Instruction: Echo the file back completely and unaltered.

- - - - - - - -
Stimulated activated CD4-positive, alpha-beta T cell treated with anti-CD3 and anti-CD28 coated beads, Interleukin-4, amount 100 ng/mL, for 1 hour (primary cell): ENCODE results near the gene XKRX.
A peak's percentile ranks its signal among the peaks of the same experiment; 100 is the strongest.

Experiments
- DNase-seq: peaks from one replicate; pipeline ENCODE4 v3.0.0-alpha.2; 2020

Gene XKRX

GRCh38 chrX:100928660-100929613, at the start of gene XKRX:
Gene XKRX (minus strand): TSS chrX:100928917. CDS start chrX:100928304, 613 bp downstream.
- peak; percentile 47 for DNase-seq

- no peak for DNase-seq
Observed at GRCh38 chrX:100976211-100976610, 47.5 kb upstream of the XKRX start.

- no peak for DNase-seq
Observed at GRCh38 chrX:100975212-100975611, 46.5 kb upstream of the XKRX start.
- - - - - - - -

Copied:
Stimulated activated CD4-positive, alpha-beta T cell treated with anti-CD3 and anti-CD28 coated beads, Interleukin-4, amount 100 ng/mL, for 1 hour (primary cell): ENCODE results near the gene XKRX.
A peak's percentile ranks its signal among the peaks of the same experiment; 100 is the strongest.

Experiments
- DNase-seq: peaks from one replicate; pipeline ENCODE4 v3.0.0-alpha.2; 2020

Gene XKRX

GRCh38 chrX:100928660-100929613, at the start of gene XKRX:
Gene XKRX (minus strand): TSS chrX:100928917. CDS start chrX:100928304, 613 bp downstream.
- peak; percentile 47 for DNase-seq

- no peak for DNase-seq
Observed at GRCh38 chrX:100976211-100976610, 47.5 kb upstream of the XKRX start.

- no peak for DNase-seq
Observed at GRCh38 chrX:100975212-100975611, 46.5 kb upstream of the XKRX start.